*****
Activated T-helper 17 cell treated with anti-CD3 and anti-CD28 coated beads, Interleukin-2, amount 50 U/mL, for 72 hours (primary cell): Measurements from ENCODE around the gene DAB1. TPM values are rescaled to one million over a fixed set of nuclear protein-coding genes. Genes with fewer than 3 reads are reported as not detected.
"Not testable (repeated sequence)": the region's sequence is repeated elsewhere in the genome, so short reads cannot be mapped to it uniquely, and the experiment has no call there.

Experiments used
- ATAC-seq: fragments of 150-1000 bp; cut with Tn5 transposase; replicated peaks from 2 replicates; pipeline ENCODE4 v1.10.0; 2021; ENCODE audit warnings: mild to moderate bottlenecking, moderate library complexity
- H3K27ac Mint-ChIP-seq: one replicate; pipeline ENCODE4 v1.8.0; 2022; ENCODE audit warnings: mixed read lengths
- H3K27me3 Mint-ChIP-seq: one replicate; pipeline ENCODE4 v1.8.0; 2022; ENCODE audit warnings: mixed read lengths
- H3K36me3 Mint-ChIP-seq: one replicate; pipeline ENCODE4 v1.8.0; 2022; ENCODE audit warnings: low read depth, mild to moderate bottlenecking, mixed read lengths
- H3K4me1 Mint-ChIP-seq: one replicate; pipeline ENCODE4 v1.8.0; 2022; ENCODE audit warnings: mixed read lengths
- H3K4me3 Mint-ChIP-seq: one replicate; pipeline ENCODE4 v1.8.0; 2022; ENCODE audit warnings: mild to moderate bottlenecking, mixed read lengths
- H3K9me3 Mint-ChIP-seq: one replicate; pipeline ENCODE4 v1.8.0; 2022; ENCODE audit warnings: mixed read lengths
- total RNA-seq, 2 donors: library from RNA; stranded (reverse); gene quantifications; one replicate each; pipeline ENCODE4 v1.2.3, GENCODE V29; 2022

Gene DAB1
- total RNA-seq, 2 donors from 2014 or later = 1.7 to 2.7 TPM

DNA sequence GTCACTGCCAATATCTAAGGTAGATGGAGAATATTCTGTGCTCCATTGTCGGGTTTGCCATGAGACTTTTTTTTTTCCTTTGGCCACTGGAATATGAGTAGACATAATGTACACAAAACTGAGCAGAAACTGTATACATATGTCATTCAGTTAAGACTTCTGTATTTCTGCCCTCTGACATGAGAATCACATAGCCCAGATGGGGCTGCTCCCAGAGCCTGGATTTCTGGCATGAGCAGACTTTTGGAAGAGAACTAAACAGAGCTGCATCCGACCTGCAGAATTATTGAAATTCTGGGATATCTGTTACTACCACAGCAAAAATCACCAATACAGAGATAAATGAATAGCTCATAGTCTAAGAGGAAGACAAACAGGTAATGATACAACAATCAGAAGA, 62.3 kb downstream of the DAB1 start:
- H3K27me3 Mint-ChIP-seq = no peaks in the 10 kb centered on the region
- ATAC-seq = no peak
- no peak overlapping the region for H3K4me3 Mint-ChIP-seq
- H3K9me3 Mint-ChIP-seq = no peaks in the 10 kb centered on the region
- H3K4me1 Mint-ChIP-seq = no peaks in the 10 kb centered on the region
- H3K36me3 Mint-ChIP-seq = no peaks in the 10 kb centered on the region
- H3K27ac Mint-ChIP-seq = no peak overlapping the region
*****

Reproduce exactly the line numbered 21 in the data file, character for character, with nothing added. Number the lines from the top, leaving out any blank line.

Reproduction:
- H3K27ac Mint-ChIP-seq = no peak overlapping the region